The Majority relies heavily on Vargo v. Schwartz , 940 A.2d 459, 461 (Pa. Super. 2007), in which four children were born to a married couple, and the mother filed suit against the putative father for support of the two girls born to the marriage. The Vargo Court acknowledged that the married couple remained married at the time of the paternity challenge. Id. Consensual genetic testing confirmed that putative father, not the husband, fathered the two girls. Id. Putative father argued that, in the eyes of the law, the husband was the father of the two girls based on the presumption of paternity. Id. Putative father also argued that the mother was estopped from seeking support from him because she and her husband held the girls out as their own. Id.

Paternity by estoppel may apply if the presumption of paternity is inapplicable or has been rebutted. Id. at 464. Given the circumstances of the case on appeal, this Court has no occasion to analyze paternity by estoppel.

Citing Brinkley , the Vargo court noted that "the presumption of paternity applies only where the underlying policy to preserve marriages would be advanced by application of the presumption." Id. at 463 (emphasis in original; citing Brinkley , 701 A.2d at 181). The Vargo Court recognized that the "presumption of paternity is unrebuttable when, at the time the husband's paternity is challenged, mother, her husband, and the child comprise an intact family wherein the husband has assumed parental responsibilities for the child." Id. at 463. The Vargo Court also recognized that, where the marriage is no longer intact at the time of the challenge, the presumption can be overcome only by clear and convincing evidence of the husband's lack of access to the wife or sterility at the time of conception. Id.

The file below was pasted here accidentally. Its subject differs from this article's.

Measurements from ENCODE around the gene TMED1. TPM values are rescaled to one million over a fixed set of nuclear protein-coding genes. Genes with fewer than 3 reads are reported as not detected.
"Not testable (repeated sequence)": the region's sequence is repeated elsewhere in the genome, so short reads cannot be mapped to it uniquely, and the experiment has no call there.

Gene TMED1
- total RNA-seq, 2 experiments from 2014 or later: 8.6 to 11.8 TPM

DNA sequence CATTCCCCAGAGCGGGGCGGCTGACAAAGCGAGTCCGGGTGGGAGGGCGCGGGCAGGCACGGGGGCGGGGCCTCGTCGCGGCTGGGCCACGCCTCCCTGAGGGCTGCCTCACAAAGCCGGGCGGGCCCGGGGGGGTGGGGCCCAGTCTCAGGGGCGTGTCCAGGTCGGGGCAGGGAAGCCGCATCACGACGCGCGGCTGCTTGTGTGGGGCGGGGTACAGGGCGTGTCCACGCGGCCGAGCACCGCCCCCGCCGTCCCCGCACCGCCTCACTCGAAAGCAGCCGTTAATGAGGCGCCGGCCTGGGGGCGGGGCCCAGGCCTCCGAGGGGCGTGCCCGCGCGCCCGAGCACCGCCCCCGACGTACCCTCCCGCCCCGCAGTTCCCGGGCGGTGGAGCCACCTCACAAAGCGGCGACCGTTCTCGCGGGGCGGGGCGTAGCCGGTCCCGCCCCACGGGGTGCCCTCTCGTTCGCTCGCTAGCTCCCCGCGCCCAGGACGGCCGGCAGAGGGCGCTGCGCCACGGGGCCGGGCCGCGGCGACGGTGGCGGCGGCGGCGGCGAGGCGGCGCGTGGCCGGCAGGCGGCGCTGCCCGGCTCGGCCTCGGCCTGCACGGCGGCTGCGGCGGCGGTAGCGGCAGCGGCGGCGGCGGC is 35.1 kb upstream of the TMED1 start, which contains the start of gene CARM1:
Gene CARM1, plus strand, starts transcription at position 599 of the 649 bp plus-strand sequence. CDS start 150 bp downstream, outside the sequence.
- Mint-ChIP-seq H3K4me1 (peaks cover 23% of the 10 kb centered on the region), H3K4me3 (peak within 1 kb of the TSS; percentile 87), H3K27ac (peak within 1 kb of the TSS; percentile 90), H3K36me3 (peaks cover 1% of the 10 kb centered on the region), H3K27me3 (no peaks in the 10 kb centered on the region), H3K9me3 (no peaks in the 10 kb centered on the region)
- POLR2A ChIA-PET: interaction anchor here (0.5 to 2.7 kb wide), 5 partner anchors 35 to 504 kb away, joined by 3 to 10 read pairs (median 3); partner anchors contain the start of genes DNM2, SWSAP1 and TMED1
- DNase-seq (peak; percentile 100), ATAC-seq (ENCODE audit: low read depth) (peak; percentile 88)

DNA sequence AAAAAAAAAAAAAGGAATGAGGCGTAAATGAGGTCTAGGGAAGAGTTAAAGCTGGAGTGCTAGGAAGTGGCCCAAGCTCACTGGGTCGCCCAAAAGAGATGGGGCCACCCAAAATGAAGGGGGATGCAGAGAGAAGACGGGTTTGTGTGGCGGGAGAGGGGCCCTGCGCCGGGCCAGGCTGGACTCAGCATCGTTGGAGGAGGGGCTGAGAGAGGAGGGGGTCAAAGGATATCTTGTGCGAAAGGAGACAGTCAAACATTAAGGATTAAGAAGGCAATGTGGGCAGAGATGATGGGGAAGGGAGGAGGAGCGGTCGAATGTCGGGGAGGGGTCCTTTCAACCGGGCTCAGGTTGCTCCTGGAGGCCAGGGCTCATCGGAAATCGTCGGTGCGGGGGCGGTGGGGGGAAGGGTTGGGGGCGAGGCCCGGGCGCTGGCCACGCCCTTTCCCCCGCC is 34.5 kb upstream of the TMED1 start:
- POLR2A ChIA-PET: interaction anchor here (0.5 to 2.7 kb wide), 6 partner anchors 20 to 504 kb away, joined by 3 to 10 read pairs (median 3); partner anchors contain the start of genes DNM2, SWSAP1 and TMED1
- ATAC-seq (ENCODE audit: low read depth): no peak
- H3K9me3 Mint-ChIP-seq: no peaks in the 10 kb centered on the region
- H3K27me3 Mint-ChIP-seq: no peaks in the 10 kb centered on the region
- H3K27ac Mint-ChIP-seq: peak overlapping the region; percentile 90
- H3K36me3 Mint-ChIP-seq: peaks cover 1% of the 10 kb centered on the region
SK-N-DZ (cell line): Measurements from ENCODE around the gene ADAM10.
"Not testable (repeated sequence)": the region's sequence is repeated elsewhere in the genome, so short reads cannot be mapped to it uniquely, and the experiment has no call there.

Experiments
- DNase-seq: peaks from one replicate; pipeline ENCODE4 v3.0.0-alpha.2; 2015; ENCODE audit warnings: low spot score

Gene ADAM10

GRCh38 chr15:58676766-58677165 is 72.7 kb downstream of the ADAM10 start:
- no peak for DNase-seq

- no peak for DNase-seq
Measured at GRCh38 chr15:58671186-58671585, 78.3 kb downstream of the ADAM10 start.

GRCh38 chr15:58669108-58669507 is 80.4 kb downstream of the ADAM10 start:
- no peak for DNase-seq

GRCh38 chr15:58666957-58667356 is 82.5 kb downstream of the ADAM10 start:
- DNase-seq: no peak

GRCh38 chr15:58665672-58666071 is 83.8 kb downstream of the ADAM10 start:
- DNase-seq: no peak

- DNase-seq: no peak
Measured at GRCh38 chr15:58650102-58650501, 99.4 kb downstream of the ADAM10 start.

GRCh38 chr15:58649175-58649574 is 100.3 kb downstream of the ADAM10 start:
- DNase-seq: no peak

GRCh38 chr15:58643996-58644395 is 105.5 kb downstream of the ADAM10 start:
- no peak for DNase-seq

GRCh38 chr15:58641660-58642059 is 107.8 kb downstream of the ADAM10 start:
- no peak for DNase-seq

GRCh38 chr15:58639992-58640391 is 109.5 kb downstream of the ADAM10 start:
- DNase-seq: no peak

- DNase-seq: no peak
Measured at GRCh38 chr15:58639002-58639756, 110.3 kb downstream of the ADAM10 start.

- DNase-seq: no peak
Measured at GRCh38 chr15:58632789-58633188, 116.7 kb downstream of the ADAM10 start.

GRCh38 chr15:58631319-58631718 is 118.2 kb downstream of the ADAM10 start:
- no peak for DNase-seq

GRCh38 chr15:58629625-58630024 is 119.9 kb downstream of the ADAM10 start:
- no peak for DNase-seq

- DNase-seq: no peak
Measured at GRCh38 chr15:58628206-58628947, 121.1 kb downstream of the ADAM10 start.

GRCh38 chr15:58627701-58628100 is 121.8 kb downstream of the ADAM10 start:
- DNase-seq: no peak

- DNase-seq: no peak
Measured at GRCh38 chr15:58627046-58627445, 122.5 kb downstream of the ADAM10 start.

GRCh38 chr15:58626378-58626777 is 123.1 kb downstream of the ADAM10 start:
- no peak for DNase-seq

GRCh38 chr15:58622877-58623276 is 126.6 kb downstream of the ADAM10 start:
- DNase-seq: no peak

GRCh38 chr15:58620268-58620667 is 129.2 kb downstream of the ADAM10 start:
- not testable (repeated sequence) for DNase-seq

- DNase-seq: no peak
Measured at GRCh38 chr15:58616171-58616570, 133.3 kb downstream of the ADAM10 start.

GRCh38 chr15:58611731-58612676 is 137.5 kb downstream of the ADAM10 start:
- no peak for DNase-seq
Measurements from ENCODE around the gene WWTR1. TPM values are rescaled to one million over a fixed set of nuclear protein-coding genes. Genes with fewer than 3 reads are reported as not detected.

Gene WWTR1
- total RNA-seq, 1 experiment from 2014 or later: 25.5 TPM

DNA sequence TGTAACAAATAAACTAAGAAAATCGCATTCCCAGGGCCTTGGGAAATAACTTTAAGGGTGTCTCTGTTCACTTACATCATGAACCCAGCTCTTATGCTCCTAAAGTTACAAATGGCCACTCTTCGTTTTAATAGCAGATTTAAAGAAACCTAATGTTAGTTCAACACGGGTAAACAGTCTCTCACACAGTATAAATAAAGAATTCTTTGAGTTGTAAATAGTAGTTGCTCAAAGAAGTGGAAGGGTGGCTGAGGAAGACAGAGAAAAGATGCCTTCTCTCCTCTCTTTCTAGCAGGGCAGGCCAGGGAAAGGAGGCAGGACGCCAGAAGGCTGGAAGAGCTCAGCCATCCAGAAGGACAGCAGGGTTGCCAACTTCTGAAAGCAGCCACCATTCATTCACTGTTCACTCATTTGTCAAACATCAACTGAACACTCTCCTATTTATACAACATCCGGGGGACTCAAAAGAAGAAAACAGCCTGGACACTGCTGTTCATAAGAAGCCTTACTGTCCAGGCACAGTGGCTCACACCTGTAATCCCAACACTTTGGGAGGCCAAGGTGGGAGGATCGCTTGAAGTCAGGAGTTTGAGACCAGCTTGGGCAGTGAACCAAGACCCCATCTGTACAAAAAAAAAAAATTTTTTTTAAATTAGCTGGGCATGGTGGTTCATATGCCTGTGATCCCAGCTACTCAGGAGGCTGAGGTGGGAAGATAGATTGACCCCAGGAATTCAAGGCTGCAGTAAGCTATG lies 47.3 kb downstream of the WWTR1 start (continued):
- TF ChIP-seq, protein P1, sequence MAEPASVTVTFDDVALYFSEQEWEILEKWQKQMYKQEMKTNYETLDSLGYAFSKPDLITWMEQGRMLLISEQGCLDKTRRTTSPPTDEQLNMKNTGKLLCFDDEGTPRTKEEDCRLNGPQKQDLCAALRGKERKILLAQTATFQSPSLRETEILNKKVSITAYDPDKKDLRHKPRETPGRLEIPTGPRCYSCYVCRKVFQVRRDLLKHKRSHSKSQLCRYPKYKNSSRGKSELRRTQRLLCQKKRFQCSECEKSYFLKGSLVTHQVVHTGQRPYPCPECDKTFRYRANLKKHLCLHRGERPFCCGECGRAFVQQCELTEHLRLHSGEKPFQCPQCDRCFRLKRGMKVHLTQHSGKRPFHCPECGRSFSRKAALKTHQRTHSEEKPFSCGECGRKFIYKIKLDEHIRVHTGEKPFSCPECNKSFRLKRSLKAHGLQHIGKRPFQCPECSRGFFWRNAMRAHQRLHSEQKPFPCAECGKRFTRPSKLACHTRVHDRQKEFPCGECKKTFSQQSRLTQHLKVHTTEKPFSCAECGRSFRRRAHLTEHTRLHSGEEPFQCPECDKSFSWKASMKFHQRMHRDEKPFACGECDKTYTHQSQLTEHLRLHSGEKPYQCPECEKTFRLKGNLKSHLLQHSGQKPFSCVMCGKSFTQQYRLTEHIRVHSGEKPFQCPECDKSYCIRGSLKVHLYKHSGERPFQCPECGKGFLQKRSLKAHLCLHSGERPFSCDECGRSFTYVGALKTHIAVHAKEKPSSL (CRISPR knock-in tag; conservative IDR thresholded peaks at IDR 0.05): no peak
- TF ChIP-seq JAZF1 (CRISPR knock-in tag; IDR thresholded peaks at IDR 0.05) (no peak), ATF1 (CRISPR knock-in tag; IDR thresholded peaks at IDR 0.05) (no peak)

The Vargo Court wrote:

In considering whether the presumption of paternity was applicable in the instant case, the trial court determined that Mother and Mr. Vargo did not have an intact marital relationship and there was no marriage to preserve. The trial court therefore concluded that applying the presumption of paternity was not warranted, since to do so would not advance the policy underlying the presumption, i.e., preservation of a marriage. There is evidence of record, summarized by the trial court in the following paragraph, to support the trial court's determination that 'the record established a broken marriage and family that were not magically restored by [Mr.] Vargo's periodic visits or episodic sex between the parties.'
Mother testified that she and Mr. Vargo had separated numerous times during their marriage. The most recent separation, which began in October 2003, was prompted by Mother's revelations to Mr. Vargo that he was not the father of the two young girls at the center of the instant dispute. (Notes of Testimony ("N.T."), 9/24/04, at 9, 11). Although Mother testified that Mr. Vargo had lived with her and her children 'on and off' since the October 2003 separation, Mr. Vargo testified that he resided with Mother only when he had nowhere else to stay. Mother further testified that efforts to reconcile with Mr. Vargo had failed. Mother had filed for divorce (although no action had been taken on that filing as of the time of the support hearing), and Mr. Vargo in his testimony spoke of a time 'when we get divorced.'